Friction Damper Optimisation: Simulation of Rainbow Tests PUBLIC ACCESS

[+] Author Affiliations
Kenan Y. Sanliturk, David J. Ewins

Imperial College of Science, Technology and Medicine, London, UK

Robert Elliott, Jeff S. Green

Rolls-Royce Plc, Derby, UK

Paper No. 99-GT-336, pp. V004T03A038; 9 pages
  • ASME 1999 International Gas Turbine and Aeroengine Congress and Exhibition
  • Volume 4: Manufacturing Materials and Metallurgy; Ceramics; Structures and Dynamics; Controls, Diagnostics and Instrumentation; Education; IGTI Scholar Award; General
  • Indianapolis, Indiana, USA, June 7–10, 1999
  • Conference Sponsors: International Gas Turbine Institute
  • ISBN: 978-0-7918-7861-3
  • Copyright © 1999 by ASME


Friction dampers have been used to reduce turbine blade vibration levels for a considerable period of time. However, optimal design of these dampers has been quite difficult due both to a lack of adequate theoretical predictions and to difficulties in conducting reliable experiments. One of the difficulties of damper weight optimisation via the experimental route has been the inevitable effects of mistuning. Also, conducting separate experiments for different damper weights involves excessive cost. Therefore, current practice in the turbomachinery industry has been to conduct so-called ‘rainbow tests’ where friction dampers with different weights are placed between blades with a predefined configuration. However, it has been observed that some rainbow test results have been difficult to interpret and have been inconclusive for determining the optimum damper weight for a given bladed-disc assembly.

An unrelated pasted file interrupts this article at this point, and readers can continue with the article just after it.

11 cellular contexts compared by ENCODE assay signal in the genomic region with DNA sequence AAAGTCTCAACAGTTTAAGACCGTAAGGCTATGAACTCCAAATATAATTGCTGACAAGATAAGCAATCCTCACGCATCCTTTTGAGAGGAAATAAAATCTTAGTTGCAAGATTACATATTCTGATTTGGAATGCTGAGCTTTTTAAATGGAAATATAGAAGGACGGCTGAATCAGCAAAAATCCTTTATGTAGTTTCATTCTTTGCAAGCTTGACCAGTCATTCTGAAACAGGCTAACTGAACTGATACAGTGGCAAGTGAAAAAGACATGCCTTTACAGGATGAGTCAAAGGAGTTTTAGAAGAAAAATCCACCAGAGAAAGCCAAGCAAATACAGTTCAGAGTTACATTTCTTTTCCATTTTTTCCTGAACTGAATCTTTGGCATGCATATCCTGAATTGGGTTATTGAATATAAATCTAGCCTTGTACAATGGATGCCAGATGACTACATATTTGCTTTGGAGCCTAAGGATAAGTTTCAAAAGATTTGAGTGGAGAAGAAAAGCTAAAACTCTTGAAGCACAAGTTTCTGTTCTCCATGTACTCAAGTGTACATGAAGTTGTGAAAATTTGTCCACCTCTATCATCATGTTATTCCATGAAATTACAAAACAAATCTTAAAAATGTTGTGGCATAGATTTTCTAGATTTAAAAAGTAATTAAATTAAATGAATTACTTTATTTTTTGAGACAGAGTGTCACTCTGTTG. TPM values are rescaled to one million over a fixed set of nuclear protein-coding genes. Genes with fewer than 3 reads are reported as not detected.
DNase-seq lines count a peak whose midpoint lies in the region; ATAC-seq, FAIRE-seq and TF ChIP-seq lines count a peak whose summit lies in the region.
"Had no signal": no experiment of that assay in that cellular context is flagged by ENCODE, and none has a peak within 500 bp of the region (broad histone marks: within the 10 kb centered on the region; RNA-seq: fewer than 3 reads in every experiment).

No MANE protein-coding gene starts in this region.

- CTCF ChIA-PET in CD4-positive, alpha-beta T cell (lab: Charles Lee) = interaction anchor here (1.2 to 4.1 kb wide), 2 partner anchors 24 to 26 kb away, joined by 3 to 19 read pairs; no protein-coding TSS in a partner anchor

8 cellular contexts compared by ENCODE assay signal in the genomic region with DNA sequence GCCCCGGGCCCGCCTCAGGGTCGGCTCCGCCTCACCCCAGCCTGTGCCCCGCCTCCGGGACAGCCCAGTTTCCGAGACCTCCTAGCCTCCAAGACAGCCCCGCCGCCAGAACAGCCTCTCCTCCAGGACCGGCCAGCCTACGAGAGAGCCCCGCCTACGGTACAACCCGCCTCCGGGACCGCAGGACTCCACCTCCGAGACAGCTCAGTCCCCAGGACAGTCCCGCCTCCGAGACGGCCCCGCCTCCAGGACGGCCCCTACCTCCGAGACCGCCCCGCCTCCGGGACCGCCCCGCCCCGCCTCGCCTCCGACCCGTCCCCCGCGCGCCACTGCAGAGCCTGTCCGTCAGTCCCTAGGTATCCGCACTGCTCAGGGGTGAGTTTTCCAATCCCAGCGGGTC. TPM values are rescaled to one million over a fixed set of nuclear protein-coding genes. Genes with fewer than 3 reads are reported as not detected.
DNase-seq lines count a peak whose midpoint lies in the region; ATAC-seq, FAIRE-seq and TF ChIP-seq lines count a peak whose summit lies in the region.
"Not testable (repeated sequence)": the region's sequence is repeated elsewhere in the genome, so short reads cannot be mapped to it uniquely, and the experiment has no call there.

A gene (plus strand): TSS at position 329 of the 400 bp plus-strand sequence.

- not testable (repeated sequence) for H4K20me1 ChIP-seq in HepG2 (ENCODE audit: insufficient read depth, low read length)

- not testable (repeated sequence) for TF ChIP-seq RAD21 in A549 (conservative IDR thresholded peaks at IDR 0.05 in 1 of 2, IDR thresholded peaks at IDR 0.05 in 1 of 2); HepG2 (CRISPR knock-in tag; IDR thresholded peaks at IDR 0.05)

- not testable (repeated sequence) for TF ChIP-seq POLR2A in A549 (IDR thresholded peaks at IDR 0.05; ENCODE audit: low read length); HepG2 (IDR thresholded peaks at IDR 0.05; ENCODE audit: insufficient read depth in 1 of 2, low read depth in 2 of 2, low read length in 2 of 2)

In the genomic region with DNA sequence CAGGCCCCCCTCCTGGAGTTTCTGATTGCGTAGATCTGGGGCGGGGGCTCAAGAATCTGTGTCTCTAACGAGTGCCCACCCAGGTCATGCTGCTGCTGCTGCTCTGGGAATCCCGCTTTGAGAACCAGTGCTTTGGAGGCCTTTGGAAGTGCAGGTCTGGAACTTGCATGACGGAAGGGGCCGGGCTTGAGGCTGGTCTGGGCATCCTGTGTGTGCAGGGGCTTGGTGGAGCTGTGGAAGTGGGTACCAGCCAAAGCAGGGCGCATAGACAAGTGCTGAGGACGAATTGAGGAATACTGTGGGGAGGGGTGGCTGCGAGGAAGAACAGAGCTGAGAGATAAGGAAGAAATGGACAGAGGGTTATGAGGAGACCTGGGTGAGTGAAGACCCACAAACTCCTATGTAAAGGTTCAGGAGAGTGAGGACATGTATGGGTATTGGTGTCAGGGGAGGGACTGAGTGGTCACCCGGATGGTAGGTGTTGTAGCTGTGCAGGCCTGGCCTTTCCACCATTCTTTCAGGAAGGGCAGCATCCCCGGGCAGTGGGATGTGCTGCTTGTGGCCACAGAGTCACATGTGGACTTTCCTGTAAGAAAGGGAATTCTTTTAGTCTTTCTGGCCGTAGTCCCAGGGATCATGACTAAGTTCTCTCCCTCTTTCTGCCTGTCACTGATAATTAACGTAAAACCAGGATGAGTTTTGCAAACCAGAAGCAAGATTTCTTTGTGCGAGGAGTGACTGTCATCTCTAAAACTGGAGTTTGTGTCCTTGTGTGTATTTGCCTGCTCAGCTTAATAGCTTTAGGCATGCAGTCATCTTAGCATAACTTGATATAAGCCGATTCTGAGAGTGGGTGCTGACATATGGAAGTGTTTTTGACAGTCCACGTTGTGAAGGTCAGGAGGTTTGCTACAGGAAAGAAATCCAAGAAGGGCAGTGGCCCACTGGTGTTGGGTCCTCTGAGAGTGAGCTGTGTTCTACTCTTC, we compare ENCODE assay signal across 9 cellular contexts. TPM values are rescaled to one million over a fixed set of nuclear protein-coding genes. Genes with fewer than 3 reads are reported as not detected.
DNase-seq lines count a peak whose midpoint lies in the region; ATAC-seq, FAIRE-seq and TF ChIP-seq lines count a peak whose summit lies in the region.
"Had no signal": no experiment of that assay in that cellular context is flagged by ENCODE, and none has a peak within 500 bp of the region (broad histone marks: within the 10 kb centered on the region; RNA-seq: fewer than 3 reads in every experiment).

A new method of analysis — a combination of Harmonic Balance Method and structural modification approaches — is presented in this paper for the analysis of structures with friction interfaces and the method is applied to search for qualitative answers about the so-called ‘rainbow tests’ in turbomachinery applications. A simple lumped-parameter model of a bladed-disc model was used and different damper weights were modelled using friction elements with different characteristics. Resonance response levels were obtained for bladed discs with various numbers of blades under various engine-order excitations. It was found that rainbow tests, where friction dampers with different weights are used on the same bladed-disc assembly, can be used to find the optimum damper weight if the mode of vibration concerned has weak blade-to-blade coupling (the case where the disc is almost rigid and blades vibrate almost independently from each other). Otherwise, it is very difficult to draw any reliable conclusion from such expensive experiments.

Copyright © 1999 by ASME
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